He said on an average, 41 individuals were declared bankrupt every day.

Most of the bankrupts had defaulted on the payment of their car loans.

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answered on Feb 18, 2013 at 21:32
No more news on automatic discharge huh.
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answered on Feb 19, 2013 at 01:43
Anybody....what was the update on today's meeting?
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answered on Feb 19, 2013 at 03:17
edited Jun 20, 2016 at 08:53
I'm on TV now, watching the post-mortem of today's meeting. Most disgusting, none of Jabatan Insolvensi Malaysia (JIM) and Bank Negara Malaysia (BNM) representatives was at the forum. Both the heads should be sacked.

What happen on TV is the panels was also disappointed that the Director General (DG) of JIM was not present at the meeting. I think the Prime Minister (PM) should sack him.
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answered on Mar 18, 2013 at 19:56
Wonder how long more do we have to wait for good news !
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answered on Mar 19, 2013 at 13:50
edited Jun 21, 2016 at 03:25
I wonder what would the rest of bankrupts would do? Wait for auto discharge to take place or continue paying the monthly dues to Jabatan Insolvensi Malaysia (JIM)?

Does anyone have any thoughts on this, I for one opt to pay the monthly sum after a brief hiatus waiting for this auto discharge to take place, and nothing has ever happened, and I don't want the Malaysia Department of Insolvency (MDI) to freeze my banking accounts again. So I prefer not to take chances on this.
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answered on Mar 19, 2013 at 14:26
Hoping and Waiting ... if you still have your bank account meaning you're not a bankrupt yet. I pay a min amount monthly to JIM for more than 5 years and doesn't seem to have any benefit.
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answered on Mar 19, 2013 at 16:38
Hi Hoping & Waiting and the rest following this thread,

Just to share with all of you my own experience since becoming a bankrupt in the year 2000. I was working abroad since 1997 and came back to Malaysia in the year 2005 when my passport was held by the immigration at KLIA. That was when I found out that I was made a bankrupt in 2000. At that point, I was wondering how did I managed to pass through the immigration without any problem when I came back for holiday 4 years earlier in 2001.

To cut the long story short, I went to JIM and approached the bank to negotiate on the settlement. I owed the bank around RM37,000.00 from a defaulted housing loan and when the property went for auction, the proceeds apparently was still short to cover the outstanding balance. I offered to pay the a whole lump sum of RM25,000.00 and my offer was rejected by the bank. That was in 2005. So what happened next ?

I got so fed-up and decided to move on in life as a bankrupt. Believe it or not although a bankrupt, after the incident in 2005 I however managed to open both savings and current account for personal and business within the same year which I still maintain until today. I also have a Visa Debit Card. And in 2011, I also managed to stand as guarantor for a friend who was also a bankrupt who had to go overseas to visit a sick relative by signing the guarantor's letter required by JIM. I was so surprised that the letter went through and my friend's travel was approved by JIM. The only set back is that I no longer have the freedom to go overseas as often as I like and haven't left the country since 2005.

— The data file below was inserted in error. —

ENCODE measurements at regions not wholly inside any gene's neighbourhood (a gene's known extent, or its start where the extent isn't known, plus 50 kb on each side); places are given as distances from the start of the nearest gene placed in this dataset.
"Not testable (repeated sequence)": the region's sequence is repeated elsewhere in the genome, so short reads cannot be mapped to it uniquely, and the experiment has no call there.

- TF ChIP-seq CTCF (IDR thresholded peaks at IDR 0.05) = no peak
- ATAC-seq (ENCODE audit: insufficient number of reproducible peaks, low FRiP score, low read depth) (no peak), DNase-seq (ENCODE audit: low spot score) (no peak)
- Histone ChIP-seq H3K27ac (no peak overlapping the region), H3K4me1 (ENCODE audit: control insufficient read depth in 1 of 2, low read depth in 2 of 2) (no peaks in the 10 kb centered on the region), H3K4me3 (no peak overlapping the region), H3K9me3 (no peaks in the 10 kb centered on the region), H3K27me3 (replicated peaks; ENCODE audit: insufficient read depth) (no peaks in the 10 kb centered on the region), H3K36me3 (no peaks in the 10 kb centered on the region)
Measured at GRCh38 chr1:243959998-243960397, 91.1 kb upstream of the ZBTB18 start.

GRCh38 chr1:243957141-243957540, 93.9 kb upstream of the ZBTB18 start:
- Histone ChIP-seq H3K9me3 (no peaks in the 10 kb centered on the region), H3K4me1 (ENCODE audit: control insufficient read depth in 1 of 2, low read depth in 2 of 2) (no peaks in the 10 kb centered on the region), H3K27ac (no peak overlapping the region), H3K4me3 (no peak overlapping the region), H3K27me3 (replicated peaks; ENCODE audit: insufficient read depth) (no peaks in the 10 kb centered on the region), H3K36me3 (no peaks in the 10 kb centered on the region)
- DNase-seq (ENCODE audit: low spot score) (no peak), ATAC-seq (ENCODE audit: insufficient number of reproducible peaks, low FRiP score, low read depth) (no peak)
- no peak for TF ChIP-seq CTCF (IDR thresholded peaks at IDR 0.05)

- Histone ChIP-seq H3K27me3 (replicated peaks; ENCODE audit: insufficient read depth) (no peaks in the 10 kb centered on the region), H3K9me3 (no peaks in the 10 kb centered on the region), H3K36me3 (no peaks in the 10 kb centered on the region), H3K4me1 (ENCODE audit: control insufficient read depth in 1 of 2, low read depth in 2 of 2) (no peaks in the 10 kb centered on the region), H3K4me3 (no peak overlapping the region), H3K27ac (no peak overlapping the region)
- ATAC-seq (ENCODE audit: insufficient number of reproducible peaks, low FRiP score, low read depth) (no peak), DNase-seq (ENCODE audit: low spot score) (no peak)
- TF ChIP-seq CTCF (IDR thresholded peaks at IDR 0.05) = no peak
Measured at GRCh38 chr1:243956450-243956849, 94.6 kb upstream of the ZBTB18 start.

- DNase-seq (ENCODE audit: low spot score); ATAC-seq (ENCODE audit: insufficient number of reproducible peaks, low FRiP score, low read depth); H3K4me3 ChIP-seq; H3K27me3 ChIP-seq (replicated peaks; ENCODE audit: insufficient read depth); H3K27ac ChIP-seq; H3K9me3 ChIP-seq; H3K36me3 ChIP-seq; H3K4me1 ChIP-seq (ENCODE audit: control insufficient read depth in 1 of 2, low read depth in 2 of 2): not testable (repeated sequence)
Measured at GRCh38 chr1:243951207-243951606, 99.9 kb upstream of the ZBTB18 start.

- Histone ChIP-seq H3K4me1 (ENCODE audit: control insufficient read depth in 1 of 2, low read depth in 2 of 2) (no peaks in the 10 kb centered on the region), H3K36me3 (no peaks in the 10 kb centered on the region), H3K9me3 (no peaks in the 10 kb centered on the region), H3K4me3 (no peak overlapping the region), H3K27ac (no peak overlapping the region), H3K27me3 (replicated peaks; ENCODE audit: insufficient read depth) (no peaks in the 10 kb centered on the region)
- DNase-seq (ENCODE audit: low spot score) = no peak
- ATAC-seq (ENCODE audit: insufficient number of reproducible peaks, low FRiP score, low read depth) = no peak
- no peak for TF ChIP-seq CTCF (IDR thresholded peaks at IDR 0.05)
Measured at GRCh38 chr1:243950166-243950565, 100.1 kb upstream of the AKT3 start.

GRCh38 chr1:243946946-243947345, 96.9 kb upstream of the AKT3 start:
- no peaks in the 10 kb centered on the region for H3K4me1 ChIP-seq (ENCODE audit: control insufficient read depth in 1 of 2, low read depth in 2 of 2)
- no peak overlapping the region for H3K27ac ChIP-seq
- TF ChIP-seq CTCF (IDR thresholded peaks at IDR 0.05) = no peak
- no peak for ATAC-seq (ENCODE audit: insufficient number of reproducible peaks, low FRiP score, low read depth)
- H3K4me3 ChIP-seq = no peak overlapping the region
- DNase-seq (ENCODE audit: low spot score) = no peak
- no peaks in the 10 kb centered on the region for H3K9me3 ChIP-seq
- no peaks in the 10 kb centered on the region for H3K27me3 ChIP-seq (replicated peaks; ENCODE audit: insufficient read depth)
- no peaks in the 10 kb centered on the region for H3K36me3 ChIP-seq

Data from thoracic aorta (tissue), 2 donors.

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answered on Mar 19, 2013 at 21:14
edited Jun 21, 2016 at 03:31

I am been bankrupt since 2009, almost same case where I came back from overseas and was halted at the immigration checkpoint. Since then, I have lost my freedom to travel abroad. I dread the day when my current management assigns me a task overseas. My current employer doesn't know my bankruptcy status.

Apart from that, life is quite normal, I even have a credit card with, somehow the credit checking didn't work when one of those card merchants insisted I take up their card offer. I sent my payslips and employer verification letter that I was employed. Next thing, I got a credit card. To avoid any hassle or trouble, I use the credit card as a cash card, meaning every month I pay in full.

My question to you would be, are you still paying your monthly dues to JIM? All this talk about auto discharge during UMNO assembly and recent event organised by UMNO youth has not meet any results thus far. Well it kept me in suspense as I thought maybe I would get auto discharged, anyway I am about to give up on that. I am paying monthly RM500, so its  a lot of savings if I didn't pay this. Do let me know if any of you in the same quandary.
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answered on Mar 19, 2013 at 22:05
edited Jun 21, 2016 at 03:33
@Hoping and Waiting

To answer your question, since the incident in 2005, when the bank refused my offer and Jabatan Insolvensi Malaysia (JIM) could not help me secure my discharge from bankruptcy in any way I decided there and then I will not pay a single penny to JIM. Till today, I am glad I have made that decision as after following this forum for sometime now and from what I have gathered so far, it has little or no benefit at all paying any instalment to JIM. Besides I get to keep everything I have earned to myself.

Like you I am also hoping and waiting that one day the Automatic Discharge for Bankrupts will be implemented so that all of us in the same boat will get a second chance.
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answered on Mar 20, 2013 at 05:17
edited Jun 22, 2016 at 03:11

I did exactly what you did about same time when I was charged in 2004. But when my kids start studying abroad I have got no choice but to pay minimum to meet Jabatan Insolvensi Malaysia (JIM) requirement for going oversea or else I won't pay a single cent. I have little confidence which ever government runs the country for the auto discharge. Very unfortunate because the banks still controls. So forget the banks and authorities, life does on and make the best out of it.